Wireless LAN in hazardous locations

Our company provides field services for Landbased drilling rigs. The setup involves computer terminals placed in trailers on drilling location that all connect to a Novell server by means of co-ax cables. Frequent movement of trucks and heavy machinery sometimes damages even the deeply entrenched conduits that carry the co-ax across.
Given this situation I am planning of get the network converted to wireless...but lack of info regarding the safety of the wireless LAN's technology in enviroments where natural gas vapours are commonly present in the ambient Air is delaying my plans. My management cites the incidents of cell phones around the world where people have caught fire when refuelling thier vehicles at gas stations as a discouragement to my Idea..Do cell phones and wireless LAn equipment share the same type of wireless energy....?
what would be the safest wireless LAN equipment to use in my scenario..?

would be glad if someone could help.
fieldtechsupportAsked:
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t1n0m3nCommented:
Nope.

Cellular - 850Mhz, 900Mhz, and 1900Mhz

Wireless Lan - 2.4Ghz (b and g) 5 Ghz (a)

I believe that the gas pump scenario is not because of the fire hazard of the frequency, but the possible sparking of the electronic devices themselves.

Exerpt from http://urbanlegends.about.com/library/weekly/aa062399.htm
Exxon has begun placing "warning stickers" at its gasoline stations. The threat mobile phones pose to gas stations and their users is primarily the result of their ability to produce sparks that can be generated by the high-powered battery inside the phone. Please pass this on.
t1n0m3nCommented:
Cellular - 850Mhz, 900Mhz, and 1900Mhz
-------------------------------------
In the USA anyway.
Adrian DobrotaNetworking EngineerCommented:
fieldtechsupport.......first of all, there's a frequency difference that t1n0m3n already specified. BUT, this difference affects your plans just from the point of view of how deep the signal can pass through walls/obstacles.
   Higher frequency from wireless equipments  means that it's much better to use it in open field. From my personal experience, emitting through 3-4 concrete walls attenuates the signal to 0 .
   So, you have to be very careful about the obstacles you have to pass with the signal, while cellphones emit at 900MHz usually , the 2.4GHz signal is much easyer to be attenuated.
   From the aspect of safety, 2.4GHz is much safer, since the output power of the equipment is considerably lower. While cellphones emit with 1-2 sometimes 3 Watt, the 802.11x equipments emit with a maximum of 100mW, but usually 50-60mWatt. That means a much smaller power demand and a less brutal power discharge.
   So, from my point of view the danger is much smaller (if the danger of catching fire in gas stations can be considered a chance of danger), but the theoretical possibility for a small spark still exists. HEHE .. I wouldn't want to hold the responsability of such a decision, even though I consider this equipments harmless in your enviroment.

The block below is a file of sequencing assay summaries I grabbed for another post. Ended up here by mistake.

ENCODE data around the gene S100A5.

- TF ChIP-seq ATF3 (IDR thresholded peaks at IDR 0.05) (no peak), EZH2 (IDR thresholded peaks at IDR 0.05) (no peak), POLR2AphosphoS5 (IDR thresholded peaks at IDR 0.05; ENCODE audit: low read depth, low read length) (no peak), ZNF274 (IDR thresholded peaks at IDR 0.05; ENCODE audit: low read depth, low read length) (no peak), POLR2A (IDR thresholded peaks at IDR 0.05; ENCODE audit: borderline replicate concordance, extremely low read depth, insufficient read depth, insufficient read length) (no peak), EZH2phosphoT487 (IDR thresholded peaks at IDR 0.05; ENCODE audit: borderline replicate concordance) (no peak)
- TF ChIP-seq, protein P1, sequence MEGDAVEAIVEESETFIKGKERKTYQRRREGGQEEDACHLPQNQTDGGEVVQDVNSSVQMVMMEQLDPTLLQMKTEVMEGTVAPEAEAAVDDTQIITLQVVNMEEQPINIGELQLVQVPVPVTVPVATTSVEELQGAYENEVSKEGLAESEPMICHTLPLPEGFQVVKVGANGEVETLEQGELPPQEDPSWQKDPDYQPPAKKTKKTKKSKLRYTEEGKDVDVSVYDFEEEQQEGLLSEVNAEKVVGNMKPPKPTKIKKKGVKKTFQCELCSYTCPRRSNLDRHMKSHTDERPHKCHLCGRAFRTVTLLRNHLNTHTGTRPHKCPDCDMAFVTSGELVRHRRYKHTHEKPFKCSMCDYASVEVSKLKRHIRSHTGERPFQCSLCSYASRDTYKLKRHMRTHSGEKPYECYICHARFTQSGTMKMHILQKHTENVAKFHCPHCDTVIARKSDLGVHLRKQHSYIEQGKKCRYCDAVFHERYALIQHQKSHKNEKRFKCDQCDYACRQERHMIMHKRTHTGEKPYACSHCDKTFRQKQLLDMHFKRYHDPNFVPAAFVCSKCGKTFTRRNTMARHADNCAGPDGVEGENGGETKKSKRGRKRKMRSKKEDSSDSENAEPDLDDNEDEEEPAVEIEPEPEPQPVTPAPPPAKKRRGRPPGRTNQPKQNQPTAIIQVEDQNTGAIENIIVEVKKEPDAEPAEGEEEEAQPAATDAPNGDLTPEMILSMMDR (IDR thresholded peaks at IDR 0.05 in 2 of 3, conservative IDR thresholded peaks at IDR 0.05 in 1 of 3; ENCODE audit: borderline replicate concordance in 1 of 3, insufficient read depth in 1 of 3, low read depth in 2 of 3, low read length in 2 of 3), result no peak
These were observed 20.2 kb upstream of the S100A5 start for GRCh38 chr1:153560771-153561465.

Hope this puts some light on this matter

Kronos

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t1n0m3nCommented:
Yes there are SOME 3 Watt handsets out there, but they are VERY old.

Most cell phones nowdays output .6 Watt (or 600mw)

If there was a problem with the frequency we would all be in trouble....Cellular frequencies are everywhere.  Usually in much higher power concentrations than the phone output itself.
WiiredCommented:
I have had the "pleasure" of installing wireless networks in vapor emiting areas. After numerous talks with Cisco and 3Com engineers, it was determined thet there was no danger from the (2.4ghz) signal itself, but there is, as with all electrical equipment, danger involved from spark/arc generation from the Bridges and Access Points. Both companies recommended adequate earth grounding of ALL equipment (antennas, AP's, etc...) and to locate the access points as far away from areas of high vapor concentrations as possible. Also, SHEILDED cat5 cableing was highly recommended, due to the ability to ground the cables themselves. This project was implemented a year ago, and they have had no issues so far....
I just want to relay my personnal experiences with this matter, and in no way am I assuring you this will work in your situation. Murphy's Law should always be taken into consideration  :-)
vtobusmanCommented:
 Here go to this site and check out some of their stuff...

  Might be what you are looking for...
  http://www.proxim.com/products/bwa/multipoint/
John Gates, CISSPSecurity ProfessionalCommented:
The big thing I would be concerned with is EMI interference from the rigs...  I think that you should have a site evaluation done by a consultant that deals in wireless networks everyday that has the equipment investment and can provide a detailed report and let you know wether a wireless solution will work or not.  With wireless 2+2 does not always equal 4 =-)

My 2¢
D
brianranceCommented:
As already stated above, the possibility of ignition does not generally come from the signal radiation itself, but from the small sparks and arcs which (possibly) occur within the device.  Apparently you can buy special sealed 2way radios and other electronic equipment meant for working in your type of enviroment.  Chances are, the other workmen on the site have these types of radio.  If you can find out who sells these radios, you maybe able to get either special wireless network gear from them, or they may be interested in developing sealed wireless gear, or modifying existing gear for you.

Brian Rance
IT Assistant & Firefighter
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